Being a jerk does not make you a free spirit

Researcher Alice Wu recently reported found that while talk about male economists on an economics message board was mostly business (economics and career advice), the discussions about women were not: the words most commonly used for women were “hotter, lesbian, bb (internet speak for “baby”), sexism, tits, anal, marrying, feminazi, slut, hot, vagina, boobs, pregnant, pregnancy, cute, marry, levy, gorgeous, horny, crush, beautiful, secretary, dump, shopping, date, nonprofit, intentions, sexy, dated and prostitute.”

As the article and Echidne point out, this isn’t a statistically valid survey. But like Echidne I noticed that Harvard economics professor George Borjas defended the forum on the grounds of freedom and political incorrectness: ““There’s still hope for mankind when many of the posts written by a bunch of over-educated young social scientists illustrate a throwing off of the shackles of political correctness and reflect mundane concerns that more normal human beings share: prestige, sex, money, landing a job, sex, professional misconduct, gossip, sex. …” (Borjas did concede some of the board’s content is offensive).

I sort of understand the urge to rebel and break the rules just for the fun of breaking them (it’s not an urge I seem to have myself — if I break the rules, I’d like to have a good reason.For example, I’ll scarf a lot of Whole Foods’ free cheese samples rather than politely take a couple of cubes because I love cheese (I’m sure you’re all awed by my badassery). But I also understand that breaking the rules, challenging convention and defying conformity do not, and frankly should not, equate to being a jerk, jackass or douchebag. Just because academics are told they shouldn’t be sexist pigs, that doesn’t make being a sexist pig an act of rebellion. Being a sexist pig is just … being a sexist pig.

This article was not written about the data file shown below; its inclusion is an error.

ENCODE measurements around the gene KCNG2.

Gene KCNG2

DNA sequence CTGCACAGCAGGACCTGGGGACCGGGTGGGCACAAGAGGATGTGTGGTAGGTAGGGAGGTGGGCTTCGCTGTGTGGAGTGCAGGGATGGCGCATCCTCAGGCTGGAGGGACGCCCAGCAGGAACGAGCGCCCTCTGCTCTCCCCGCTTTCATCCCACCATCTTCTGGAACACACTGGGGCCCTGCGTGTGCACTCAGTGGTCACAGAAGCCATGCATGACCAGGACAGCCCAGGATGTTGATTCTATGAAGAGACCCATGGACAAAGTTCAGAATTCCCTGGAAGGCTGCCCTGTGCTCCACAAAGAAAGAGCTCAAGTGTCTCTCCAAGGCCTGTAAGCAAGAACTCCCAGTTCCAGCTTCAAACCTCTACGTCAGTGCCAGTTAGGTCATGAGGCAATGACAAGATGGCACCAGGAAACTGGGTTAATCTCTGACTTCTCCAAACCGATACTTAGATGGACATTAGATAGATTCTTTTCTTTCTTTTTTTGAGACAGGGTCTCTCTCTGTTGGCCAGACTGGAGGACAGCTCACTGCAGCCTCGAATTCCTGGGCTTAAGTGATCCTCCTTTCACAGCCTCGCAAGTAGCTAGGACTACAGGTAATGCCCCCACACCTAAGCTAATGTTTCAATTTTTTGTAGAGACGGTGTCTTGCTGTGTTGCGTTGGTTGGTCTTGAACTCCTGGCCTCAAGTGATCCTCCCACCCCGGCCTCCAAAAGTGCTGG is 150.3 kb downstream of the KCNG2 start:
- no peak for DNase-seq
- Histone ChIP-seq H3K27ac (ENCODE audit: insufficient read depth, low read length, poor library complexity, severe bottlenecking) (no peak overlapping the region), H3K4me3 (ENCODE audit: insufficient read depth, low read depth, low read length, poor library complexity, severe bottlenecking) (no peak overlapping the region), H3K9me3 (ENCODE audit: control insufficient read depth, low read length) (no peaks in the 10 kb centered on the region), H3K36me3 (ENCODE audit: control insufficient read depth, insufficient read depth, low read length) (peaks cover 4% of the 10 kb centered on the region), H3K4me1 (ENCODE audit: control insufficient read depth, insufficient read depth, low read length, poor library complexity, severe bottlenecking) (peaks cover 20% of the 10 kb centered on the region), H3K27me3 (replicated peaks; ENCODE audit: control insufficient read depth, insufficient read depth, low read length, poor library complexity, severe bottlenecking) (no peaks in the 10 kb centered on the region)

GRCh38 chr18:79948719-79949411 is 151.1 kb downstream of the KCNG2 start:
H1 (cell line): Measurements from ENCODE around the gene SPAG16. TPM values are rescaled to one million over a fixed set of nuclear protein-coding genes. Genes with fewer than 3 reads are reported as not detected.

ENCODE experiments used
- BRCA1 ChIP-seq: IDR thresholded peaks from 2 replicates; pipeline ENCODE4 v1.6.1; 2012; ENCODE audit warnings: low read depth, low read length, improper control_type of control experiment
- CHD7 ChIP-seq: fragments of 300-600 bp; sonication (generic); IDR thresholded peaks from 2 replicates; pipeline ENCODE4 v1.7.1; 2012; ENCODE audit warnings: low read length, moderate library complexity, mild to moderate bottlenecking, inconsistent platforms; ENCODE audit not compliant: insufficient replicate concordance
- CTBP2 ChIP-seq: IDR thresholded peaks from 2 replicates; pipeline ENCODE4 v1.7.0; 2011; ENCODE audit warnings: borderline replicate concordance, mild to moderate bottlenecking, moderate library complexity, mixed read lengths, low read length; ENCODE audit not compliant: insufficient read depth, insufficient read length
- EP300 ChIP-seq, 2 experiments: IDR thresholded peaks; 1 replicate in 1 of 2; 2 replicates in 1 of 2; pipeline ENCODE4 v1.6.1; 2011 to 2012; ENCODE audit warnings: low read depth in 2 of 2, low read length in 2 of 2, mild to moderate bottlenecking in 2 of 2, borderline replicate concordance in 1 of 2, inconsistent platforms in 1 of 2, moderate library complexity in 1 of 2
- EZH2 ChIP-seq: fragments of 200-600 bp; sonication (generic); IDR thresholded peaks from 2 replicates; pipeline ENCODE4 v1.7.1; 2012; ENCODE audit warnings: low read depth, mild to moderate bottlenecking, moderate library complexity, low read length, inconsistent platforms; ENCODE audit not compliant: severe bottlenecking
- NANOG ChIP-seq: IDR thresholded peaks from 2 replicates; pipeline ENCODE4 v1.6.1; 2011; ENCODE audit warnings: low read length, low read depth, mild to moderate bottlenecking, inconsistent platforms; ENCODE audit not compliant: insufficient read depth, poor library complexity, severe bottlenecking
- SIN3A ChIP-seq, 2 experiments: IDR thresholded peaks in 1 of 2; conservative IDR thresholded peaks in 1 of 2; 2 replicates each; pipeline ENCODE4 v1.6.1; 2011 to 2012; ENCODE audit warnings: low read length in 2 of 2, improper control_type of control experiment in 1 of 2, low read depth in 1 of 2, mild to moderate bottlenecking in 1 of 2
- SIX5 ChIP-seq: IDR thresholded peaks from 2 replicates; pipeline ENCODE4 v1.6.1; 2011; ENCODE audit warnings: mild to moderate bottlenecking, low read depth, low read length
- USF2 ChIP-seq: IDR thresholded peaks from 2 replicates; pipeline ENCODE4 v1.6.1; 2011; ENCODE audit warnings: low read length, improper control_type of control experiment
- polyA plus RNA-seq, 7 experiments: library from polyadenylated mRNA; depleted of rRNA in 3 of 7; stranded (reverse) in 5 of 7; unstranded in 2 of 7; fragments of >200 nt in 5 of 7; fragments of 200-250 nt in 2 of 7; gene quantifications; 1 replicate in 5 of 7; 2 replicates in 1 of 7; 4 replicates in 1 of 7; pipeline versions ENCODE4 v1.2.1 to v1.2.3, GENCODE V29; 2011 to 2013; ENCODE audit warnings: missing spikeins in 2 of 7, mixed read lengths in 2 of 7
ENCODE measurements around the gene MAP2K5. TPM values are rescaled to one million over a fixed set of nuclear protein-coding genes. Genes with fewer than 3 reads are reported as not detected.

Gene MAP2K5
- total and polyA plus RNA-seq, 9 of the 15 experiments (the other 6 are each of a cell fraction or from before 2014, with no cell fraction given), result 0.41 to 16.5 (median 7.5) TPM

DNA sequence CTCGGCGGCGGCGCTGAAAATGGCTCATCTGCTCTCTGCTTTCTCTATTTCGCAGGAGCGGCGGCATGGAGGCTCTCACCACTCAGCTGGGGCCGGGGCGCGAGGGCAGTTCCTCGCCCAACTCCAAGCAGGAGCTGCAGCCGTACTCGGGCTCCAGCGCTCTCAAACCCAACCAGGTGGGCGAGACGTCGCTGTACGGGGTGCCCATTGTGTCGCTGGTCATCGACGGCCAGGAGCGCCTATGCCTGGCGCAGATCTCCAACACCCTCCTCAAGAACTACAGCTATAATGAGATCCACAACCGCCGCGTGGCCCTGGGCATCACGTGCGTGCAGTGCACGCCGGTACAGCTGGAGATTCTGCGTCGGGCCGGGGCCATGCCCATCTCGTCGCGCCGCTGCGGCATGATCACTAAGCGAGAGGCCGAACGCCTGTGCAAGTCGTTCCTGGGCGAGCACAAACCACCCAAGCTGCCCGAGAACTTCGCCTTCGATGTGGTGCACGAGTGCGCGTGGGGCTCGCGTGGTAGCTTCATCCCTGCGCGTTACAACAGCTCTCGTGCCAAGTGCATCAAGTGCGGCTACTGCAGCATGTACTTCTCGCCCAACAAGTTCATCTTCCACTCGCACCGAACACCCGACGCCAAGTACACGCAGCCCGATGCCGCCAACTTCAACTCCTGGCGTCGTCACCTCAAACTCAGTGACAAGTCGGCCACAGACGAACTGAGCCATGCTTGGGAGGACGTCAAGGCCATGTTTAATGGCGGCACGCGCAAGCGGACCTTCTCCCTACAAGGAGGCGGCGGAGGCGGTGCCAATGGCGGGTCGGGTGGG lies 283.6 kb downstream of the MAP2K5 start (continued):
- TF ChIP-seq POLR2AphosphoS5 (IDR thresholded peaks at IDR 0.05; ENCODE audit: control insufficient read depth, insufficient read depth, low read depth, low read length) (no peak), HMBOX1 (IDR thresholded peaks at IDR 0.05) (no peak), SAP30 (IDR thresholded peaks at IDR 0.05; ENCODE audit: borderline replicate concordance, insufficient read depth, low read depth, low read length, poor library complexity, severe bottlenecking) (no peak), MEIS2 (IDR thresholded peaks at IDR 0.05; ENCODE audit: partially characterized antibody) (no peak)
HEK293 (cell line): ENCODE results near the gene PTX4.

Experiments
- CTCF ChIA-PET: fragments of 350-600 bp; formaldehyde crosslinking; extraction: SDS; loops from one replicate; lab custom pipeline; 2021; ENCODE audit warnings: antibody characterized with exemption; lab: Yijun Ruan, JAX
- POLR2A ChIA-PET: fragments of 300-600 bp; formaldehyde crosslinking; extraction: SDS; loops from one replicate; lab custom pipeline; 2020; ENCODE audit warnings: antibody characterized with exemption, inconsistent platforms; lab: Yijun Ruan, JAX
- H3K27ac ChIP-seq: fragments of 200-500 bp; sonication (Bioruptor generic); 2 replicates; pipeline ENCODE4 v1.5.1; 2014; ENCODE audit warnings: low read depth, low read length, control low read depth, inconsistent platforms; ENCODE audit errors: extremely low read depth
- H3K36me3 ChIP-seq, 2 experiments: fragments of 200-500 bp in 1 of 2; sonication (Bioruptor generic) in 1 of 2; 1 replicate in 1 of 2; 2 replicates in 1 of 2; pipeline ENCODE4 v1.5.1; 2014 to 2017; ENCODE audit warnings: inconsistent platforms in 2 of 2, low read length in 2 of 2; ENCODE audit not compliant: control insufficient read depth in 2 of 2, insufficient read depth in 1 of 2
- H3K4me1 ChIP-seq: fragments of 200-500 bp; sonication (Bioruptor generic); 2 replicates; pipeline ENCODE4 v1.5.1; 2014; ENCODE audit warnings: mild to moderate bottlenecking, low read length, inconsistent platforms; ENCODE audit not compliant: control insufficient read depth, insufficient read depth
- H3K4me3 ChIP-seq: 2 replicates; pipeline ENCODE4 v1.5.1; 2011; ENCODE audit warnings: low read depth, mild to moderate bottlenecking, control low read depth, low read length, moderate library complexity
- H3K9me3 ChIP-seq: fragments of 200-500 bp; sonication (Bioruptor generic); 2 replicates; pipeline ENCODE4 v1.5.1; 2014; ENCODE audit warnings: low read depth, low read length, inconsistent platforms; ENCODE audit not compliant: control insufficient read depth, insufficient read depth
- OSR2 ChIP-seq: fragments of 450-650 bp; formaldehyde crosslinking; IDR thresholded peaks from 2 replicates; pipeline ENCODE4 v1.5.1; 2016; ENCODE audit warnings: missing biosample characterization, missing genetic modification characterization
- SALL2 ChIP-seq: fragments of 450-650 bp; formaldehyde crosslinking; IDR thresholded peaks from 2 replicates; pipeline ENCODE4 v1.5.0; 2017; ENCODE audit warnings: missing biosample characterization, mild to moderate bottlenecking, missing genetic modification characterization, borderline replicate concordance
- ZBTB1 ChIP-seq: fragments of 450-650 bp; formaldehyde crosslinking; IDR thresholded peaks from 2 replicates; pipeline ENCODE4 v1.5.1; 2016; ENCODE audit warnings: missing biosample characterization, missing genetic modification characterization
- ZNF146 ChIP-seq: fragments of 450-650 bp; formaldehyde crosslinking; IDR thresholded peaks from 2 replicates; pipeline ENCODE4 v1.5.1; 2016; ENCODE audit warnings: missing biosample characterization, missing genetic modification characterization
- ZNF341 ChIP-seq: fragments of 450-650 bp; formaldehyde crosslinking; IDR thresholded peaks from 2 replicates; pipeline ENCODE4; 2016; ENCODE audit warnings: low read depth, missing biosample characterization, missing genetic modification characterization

This is an attitude that, as I’ve mentioned before, crops up quite a bit in fiction. In A Fine Madness, we’re told Sean Connery is a Greenwich Village poet and free spirit. In reality, he’s a creep who cheats on his wife (can’t be bound by conventional morality!) and treats everyone else like dirt (he has no patience for social hypocrisy!). At no point does he challenge convention in any way that doesn’t benefit him. Likewise The Dice Man‘s protagonist talks a lot about self-fulfillment and not being bound by convention; in practice that means he’s free to rape women just because he wants to (if he doesn’t do it, he’s repressing his authentic self!).

Similarly, when conservatives squeal about “PC,” what they usually mean (as Northier Than Thou put it) that they want to be jerks without suffering blowback. To yell obscenities at women without being called on it. To drop the n-bomb or any of the other bombs without being told their racist. To be as racist, sexist, classist and bullying as possible without any blowback. To create “safe spaces” for themselves everywhere by shutting blacks, gays, women out of everywhere (because it’s sooo damn hard to deal with all that liberalism around them). By calling it “political incorrectness” they can fantasize that rather than bigots, they’re rebellious freedom fighters — nobody can stop them from calling women sluts or saying blacks are mentally inferiors! When theocrat Roy Moore says sodomy is unnatural he’s being anti-PC and daringly outspoken, not a homophobic bigot.

There are lots of ways to be a genuine nonconformist. Just march to the beat of your different drummer, as Thoreau put it. Indulge in fun stuff that society frowns upon but that doesn’t hurt other people (drugs, sex, banned books, etc.). Write or say things that punch up rather than punching down. Actually fight the system for change, like Martin Luther King and the suffragettes.

If you’re just a sexist, racist jerk, you’re doing rebellion wrong.


Filed under Politics, Undead sexist cliches

5 responses to “Being a jerk does not make you a free spirit

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